- The ABCC has never taken an employer to court over breaches of Occupational Health and Safety laws.
- Research has shown that where there is a strong union presence at construction workplaces, there are fewer serious injuries and deaths.
- Construction remains one of Australia’s top four most dangerous industries, accounting for 24% – the highest number – of work-related fatalities in 2008, according to the latest available Australian Safety & Compensation Commission report.
- Australia’s Construction Industry Laws have been condemned six times by the International Labour Organisation.
- The ABCC will cost Australian taxpayers $165.4 million for the period 2007-08 to 2011-12, under budget forward estimates.
Adelaide worker Ark Tribe was the first union member to be charged with failing to attend a hearing of the ABCC in 2008. Mr Tribe had been summonsed to appear at the ABCC after he walked off a construction site at Flinders University over safety concerns and if convicted, faced a maximum penalty of six months in prison.
Mr Tribe was found not guilty of the charge in November 2010 and, in 2012, the legal saga finally concluded when Commonwealth prosecutors agreed to pay $105,000 for his legal fees.
In 2010, Julia Gillard removed John Lloyd from his position as head of the ABCC. He moved on to become the director of the Work Reform and Productivity Unit at the Institute of Public Affairs, and then, in January 2013, was appointed as Victoria’s new “red tape commissioner” charged with waging a war on red tape to boost productivity and reduce costs for Victorian businesses.
The ABCC was replaced by Fair Work Building Construction in 2012. The Fair Work Act has delivered significant labour productivity growth and low wage growth, with industrial disputation far below the average level of the Howard years, but Tony Abbott has said “To let the militant unions of this city and state know that the rule of law must always prevail we will re-establish the ABCC and finish the job . . . The law must be supreme, no one is above the law.”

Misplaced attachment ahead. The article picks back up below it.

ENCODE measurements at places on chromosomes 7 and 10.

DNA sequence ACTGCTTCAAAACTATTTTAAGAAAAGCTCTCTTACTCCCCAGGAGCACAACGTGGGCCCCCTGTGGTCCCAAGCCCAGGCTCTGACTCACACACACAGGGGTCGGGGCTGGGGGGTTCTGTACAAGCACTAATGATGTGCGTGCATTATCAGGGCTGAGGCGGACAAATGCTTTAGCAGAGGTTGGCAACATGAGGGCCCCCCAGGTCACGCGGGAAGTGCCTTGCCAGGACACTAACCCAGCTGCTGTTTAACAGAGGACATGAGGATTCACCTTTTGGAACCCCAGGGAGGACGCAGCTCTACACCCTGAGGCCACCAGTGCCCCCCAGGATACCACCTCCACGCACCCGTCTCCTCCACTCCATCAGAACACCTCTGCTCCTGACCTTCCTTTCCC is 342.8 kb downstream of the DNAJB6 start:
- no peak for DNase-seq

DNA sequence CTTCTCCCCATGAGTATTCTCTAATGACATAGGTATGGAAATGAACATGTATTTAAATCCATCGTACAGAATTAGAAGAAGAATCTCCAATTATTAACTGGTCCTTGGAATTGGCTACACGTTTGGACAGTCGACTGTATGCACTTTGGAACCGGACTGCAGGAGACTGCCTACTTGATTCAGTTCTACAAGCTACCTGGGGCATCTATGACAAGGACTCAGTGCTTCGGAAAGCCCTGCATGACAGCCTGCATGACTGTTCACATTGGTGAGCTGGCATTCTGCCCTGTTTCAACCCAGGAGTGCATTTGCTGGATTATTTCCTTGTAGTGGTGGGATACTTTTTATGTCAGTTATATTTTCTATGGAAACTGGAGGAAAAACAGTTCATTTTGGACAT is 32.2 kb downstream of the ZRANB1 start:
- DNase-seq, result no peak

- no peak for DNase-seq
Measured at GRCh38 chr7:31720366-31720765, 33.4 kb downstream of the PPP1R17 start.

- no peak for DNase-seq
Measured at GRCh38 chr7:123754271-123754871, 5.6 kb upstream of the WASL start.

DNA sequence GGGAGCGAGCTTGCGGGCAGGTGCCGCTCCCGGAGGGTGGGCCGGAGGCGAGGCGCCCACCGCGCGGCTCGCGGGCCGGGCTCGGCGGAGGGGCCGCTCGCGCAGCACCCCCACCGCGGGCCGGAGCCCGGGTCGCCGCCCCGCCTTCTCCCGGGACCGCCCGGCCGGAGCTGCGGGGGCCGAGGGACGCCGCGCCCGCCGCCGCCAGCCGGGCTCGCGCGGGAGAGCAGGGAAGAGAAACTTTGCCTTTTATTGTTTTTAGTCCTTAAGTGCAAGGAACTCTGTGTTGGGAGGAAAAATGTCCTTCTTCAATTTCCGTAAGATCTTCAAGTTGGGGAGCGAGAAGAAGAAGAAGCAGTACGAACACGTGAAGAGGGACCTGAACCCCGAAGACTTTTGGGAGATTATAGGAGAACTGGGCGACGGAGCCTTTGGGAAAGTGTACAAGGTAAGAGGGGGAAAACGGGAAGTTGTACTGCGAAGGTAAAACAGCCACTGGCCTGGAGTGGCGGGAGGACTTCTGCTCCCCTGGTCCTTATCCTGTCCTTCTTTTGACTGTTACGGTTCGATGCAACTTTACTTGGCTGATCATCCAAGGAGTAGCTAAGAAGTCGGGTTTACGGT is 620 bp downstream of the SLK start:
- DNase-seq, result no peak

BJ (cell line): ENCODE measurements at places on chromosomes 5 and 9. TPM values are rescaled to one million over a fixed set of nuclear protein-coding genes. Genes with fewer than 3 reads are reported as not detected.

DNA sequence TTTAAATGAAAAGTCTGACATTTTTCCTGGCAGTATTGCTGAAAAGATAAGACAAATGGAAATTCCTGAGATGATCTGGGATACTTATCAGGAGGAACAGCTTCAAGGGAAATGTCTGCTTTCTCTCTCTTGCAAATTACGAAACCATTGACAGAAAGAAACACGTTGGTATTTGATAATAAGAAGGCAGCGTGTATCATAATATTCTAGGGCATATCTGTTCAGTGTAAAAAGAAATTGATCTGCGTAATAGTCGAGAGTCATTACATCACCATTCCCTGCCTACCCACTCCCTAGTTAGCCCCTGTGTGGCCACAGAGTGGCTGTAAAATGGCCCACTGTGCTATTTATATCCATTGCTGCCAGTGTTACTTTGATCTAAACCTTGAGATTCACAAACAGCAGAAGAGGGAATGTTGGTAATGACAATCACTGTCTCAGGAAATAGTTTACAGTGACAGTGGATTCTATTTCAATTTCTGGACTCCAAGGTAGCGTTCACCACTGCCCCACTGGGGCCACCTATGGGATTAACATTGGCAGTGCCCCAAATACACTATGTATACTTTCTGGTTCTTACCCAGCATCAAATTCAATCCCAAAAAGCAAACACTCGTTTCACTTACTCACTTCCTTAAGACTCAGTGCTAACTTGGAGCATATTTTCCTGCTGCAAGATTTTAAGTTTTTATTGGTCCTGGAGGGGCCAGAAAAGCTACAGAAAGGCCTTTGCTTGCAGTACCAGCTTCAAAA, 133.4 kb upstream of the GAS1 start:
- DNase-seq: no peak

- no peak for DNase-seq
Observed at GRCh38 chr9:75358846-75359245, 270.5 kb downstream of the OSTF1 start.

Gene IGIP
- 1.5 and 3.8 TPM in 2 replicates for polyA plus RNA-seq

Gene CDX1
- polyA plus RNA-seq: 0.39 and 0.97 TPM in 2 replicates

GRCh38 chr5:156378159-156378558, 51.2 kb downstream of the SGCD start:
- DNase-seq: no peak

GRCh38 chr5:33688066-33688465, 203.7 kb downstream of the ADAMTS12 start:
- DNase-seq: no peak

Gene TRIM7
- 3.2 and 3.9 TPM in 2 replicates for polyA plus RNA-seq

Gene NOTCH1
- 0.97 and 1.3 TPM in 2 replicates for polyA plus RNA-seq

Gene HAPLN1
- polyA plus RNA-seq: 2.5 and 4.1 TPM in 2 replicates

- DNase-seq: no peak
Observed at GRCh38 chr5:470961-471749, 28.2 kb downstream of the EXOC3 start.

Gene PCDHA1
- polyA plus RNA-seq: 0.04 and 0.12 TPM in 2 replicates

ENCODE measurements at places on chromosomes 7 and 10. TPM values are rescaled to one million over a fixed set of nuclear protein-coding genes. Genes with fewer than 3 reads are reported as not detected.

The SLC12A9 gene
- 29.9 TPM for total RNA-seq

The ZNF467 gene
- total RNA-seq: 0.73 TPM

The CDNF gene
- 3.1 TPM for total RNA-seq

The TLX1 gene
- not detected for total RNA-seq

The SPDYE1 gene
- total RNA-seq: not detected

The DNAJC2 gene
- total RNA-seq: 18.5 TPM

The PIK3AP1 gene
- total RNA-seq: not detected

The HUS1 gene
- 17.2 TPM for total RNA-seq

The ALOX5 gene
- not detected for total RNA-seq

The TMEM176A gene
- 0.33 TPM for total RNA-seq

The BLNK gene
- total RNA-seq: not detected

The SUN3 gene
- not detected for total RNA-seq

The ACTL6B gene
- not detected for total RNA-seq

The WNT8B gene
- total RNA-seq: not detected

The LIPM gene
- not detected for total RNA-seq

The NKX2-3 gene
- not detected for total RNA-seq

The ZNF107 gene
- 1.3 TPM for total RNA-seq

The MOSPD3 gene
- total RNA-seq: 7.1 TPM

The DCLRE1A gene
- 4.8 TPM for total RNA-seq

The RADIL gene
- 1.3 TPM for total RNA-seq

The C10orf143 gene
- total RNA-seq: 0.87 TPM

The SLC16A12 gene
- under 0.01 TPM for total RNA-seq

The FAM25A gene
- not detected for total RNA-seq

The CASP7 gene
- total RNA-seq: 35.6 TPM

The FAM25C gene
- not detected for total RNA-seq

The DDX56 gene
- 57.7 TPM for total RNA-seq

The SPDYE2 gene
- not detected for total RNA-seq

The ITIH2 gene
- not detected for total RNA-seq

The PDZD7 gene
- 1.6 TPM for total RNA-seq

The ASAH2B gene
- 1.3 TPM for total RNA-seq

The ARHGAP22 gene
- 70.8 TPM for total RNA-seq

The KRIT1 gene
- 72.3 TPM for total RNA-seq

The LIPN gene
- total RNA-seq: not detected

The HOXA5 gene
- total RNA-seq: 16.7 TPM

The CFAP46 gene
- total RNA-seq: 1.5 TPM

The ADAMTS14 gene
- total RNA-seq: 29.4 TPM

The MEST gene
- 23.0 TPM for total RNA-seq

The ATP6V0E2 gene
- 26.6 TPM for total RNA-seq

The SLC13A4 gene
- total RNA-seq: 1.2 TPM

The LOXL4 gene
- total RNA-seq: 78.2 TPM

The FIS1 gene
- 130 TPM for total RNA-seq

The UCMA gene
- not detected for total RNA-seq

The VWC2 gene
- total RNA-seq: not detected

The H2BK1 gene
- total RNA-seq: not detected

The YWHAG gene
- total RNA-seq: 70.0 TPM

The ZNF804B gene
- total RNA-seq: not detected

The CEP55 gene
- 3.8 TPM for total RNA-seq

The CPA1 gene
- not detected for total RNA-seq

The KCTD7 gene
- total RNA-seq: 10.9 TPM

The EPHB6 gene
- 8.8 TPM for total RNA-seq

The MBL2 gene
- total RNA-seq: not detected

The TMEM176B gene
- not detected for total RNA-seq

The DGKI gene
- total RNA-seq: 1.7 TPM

In the leaders’ debate in August 2013, Tony Abbott, when promoting his role in creating the Australian Building and Construction Commission, said:
“That led to the achievement of some $6 billion a year in productivity savings and in cost reductions to consumers in the commercial construction sector,” he told the Brisbane people’s forum.
This claim has been labelled mostly false by Politifact.
Abbott sourced the $6 billion figure from a 2010 report prepared by the Canberra consultancy Econtech for the Master Builders Association. Justice Murray Wilcox in 2009 described an Econtech report on construction industry productivity as “deeply flawed” and that it “ought to be totally disregarded.”
Now Econtech has produced a new report that, according to Bernard Keane, “makes that effort look like the gold standard of intellectual rigour”. He goes on to say “OK, so rubbish reports like this are common as muck, true. But this is more significant because it’s on the basis of stuff like this that the Coalition has committed to reinstitute a major attack on basic rights. And that attack will not just be on the rights of construction industry unionists, but all of us.”